Has Dean's time come and gone?
E.J. Dionne argues that Dean was the perfect Democrat for 2003:
What Democrats needed after their disastrous losses in the 2002 election was a backbone transplant. The party's rank and file were clamoring for less timidity in confronting President Bush. The yearning was not just -- or even primarily -- about the war in Iraq. For most, it simply meant having leaders who stopped looking over their shoulders and checking Bush's popularity ratings. Democrats were sick of intimidation and capitulation.
The good doctor Dean answered the need and he soared. What he did not count on is that Democratic presidential candidates are a teachable species. They made adjustments. So did the voters.
The question is, did they really make adjustments or did they just learn how to adopt the style of Dean without the substance of Dean? That's the question I hear a lot of Dean supporters asking, yet it it is one that Dionne seems to be taking for granted. As one Dean supporter I talked to on Monday night said, "Yeah, they are all sounding like Dean. But Dean's the only one I trust to actually back up his words with action."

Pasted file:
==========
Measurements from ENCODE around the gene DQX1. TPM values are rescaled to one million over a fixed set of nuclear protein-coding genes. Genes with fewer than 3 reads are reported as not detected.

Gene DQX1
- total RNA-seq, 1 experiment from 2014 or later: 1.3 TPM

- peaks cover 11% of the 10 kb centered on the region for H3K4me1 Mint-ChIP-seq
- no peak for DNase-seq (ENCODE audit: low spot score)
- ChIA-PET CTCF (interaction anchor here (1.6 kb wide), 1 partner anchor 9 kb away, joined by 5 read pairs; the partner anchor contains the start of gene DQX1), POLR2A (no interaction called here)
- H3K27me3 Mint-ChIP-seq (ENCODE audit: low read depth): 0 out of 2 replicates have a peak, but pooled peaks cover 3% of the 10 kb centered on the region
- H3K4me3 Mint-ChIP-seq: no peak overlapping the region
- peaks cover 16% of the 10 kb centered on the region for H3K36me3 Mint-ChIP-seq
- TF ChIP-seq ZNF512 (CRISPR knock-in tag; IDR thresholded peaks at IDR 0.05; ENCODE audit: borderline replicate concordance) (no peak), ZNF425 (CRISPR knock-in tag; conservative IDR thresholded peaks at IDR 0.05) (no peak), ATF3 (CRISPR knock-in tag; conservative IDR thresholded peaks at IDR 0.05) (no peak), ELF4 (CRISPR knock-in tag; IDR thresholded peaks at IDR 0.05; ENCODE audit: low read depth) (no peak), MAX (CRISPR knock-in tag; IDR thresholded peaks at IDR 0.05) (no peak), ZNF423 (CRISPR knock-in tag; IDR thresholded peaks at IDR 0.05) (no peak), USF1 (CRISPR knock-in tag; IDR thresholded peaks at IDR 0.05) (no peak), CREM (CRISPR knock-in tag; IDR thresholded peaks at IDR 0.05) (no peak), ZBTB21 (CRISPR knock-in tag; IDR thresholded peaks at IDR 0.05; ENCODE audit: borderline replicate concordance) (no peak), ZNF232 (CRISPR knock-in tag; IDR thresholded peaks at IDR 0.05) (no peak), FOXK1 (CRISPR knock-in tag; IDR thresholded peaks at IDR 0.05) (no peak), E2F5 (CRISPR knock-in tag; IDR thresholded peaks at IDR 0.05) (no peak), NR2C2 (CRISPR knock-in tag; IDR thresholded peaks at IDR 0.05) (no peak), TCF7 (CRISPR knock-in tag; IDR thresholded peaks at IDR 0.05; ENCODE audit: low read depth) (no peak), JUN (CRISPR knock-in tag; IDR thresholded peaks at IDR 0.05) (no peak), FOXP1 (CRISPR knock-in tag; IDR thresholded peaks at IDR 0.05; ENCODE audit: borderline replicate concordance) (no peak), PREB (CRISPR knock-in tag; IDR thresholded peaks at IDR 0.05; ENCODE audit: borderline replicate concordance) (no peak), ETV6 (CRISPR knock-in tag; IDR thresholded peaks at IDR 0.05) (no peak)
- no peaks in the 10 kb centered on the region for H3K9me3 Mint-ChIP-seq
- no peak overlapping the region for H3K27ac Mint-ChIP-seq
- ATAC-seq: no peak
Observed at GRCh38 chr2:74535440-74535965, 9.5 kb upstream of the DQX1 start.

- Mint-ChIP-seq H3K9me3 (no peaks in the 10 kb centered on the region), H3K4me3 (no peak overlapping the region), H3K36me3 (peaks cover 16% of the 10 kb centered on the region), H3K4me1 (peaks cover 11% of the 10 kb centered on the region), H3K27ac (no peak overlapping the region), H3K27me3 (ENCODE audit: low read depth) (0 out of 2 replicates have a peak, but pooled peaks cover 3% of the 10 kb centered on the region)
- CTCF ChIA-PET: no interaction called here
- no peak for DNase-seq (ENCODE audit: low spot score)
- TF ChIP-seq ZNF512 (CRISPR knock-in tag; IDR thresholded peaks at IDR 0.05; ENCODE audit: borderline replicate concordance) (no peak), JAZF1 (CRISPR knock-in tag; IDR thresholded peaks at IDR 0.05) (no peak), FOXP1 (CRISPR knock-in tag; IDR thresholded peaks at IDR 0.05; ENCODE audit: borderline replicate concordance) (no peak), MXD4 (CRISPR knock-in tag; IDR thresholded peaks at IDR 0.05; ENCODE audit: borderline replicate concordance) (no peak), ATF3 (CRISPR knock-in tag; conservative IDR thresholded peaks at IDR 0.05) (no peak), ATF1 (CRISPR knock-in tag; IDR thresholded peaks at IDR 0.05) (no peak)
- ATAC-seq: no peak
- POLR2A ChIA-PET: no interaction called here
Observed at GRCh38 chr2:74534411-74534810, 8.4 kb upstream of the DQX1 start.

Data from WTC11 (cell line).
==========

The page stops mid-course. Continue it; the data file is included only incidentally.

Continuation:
Dionne is right on several points: Dean did tap into a deep well of Democratic frustration, his base was smaller than expected and his message did not translate as well for those who simply weren't as frustrated as his early supporters. He hit his ceiling sometime back in the October-November time-frame but he never really noticed and adjusted. Dean and Trippi should, perhaps, have been clued into this when they failed to achieve one of Trippi's stated goals: one million supporters by the end of 2003. They made the 500,000 goal on schedule, but then stalled (the number is still only around 580,000). I noticed this back then but, like so many others, I simply didn't feel like putting a damper on the spirit of the campaign by making a point of it. My bad.
But the question remains whether Kerry, Edwards and Clark can continue on the trail-blazed by Dean or whether they are just, as Dean himself quipped several months back, "Dean-Lite".